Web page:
|WACO, January 15 - Yet another battle is underway in Washington: what to do about long-term unemployment benefits.
(By the time you’re reading this, there may have been some meaningful progress toward a long-term strategy, but I’m not holding my breath given that two proposed compromises in the Senate just fell apart and it is unlikely to even come back up for a couple of weeks.) At issue is whether to reinstate the federal emergency aid program to provide benefits for persons who have been collecting unemployment for longer than their state maximum time period (generally about 26 weeks). Some 1.3 million people lost benefits on December 28 with the program’s expiration, and more pass the 26-week limit all the time.
Unemployment insurance has been around since the birth of notable countercyclical policies in the 1930s. Basically, if you lose your job through no fault of your own, you can receive a fraction (generally about half) of your previous salary for a limited period of time. States fund most of the program through proceeds from a tax on employers earmarked for that purpose. The U.S. Department of Labor oversees the program, and federal support for extra benefits during recessions has been a common practice. The advantages of offering this safety net for displaced workers are clear, though questions arise when the specifics of the program come under scrutiny (particularly how long people should be eligible).
States can set their own parameters to some extent; weekly maximum amounts and weeks of eligibility vary widely. Texas falls somewhere in the middle of the pack, with a maximum weekly benefit of $454, and the Texas Workforce Commission (TWC) paid out $3.8 billion in unemployment benefits during the fiscal year ended August 31, 2013.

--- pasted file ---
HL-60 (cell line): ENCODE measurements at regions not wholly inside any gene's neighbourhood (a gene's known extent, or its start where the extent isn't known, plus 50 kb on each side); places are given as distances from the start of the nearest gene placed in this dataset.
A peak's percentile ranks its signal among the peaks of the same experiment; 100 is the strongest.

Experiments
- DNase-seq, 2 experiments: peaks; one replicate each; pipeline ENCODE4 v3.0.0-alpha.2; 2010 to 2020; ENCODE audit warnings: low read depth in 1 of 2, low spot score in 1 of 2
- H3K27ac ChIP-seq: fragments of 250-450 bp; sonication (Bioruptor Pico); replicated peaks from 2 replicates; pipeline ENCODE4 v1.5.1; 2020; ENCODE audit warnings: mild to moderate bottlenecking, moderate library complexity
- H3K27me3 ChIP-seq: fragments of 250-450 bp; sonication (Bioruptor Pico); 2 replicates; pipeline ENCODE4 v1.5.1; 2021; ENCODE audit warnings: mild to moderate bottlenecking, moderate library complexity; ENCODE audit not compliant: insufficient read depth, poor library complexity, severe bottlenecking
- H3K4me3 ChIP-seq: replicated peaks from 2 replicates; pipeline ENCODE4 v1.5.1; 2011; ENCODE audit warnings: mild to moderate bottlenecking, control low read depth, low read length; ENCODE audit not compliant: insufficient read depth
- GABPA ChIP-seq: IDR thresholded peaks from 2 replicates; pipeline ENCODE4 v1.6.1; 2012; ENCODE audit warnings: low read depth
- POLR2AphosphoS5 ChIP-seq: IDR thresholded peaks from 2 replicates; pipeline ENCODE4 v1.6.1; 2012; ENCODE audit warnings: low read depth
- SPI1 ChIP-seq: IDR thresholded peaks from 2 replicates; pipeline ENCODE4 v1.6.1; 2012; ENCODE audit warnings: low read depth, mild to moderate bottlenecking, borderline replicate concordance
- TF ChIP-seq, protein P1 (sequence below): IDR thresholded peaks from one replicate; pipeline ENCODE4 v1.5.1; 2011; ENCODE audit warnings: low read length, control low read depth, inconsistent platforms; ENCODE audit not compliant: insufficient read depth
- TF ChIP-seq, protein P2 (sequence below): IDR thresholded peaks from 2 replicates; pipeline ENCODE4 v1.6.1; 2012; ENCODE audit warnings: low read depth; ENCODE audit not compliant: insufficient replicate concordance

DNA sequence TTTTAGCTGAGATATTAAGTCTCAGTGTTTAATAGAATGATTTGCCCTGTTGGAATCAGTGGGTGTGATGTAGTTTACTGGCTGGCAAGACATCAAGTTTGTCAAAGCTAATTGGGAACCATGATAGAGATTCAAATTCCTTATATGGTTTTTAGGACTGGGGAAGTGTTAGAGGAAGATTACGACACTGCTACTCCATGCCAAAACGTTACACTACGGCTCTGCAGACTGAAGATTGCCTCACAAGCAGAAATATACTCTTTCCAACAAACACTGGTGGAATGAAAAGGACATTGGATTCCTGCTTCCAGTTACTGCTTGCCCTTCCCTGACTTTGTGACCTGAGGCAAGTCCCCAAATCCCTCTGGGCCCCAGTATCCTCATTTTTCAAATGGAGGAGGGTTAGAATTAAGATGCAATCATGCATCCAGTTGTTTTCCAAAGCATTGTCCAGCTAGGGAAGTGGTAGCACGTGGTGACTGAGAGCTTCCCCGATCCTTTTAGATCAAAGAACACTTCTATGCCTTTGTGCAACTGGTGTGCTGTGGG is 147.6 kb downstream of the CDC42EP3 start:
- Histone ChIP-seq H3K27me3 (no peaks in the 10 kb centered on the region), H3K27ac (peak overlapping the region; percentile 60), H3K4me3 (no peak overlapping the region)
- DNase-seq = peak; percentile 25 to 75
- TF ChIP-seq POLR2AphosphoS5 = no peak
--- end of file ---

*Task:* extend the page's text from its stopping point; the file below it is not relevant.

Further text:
The Commission took in about $2.7 billion from the unemployment assessment and $1.5 billion in federal funds (plus a bit more in “other” income). Fortunately, the strength of the Texas economy is keeping the TWC on relatively stable financial ground; in some states, a major problem is brewing, with unusually large payment obligations and lackluster unemployment tax receipts.
The most recent round of Emergency Unemployment Compensation was implemented by Congress in June 2008. It was reauthorized several times, but ultimately expired at the end of last year. Now, a loud debate has ensued as to what should be done. The human cost is obvious; the economics are less so.
One problem that occurs in analyzing this issue is that it’s impossible to predict what happens when people lose benefits. Does this mean they take a less-than-ideal job, but at least get back to work? Or do they quit entirely and retire? Move to another social program? The decision will vary by individual, and the ultimate fallout for the economy is hard to predict with certainty (particularly since the current period of extensions is in uncharted territory). Unfortunately, hiring is still sluggish in many parts of the country, and options for jobs (any jobs) are clearly limited for many of the long-term unemployed. Moreover, many workers find their skills obsolete and are in need of training. Even so, unemployment insurance (and even the additional long-term benefit) was never designed to be a permanent source of income, and there are already other programs aimed at filling this need.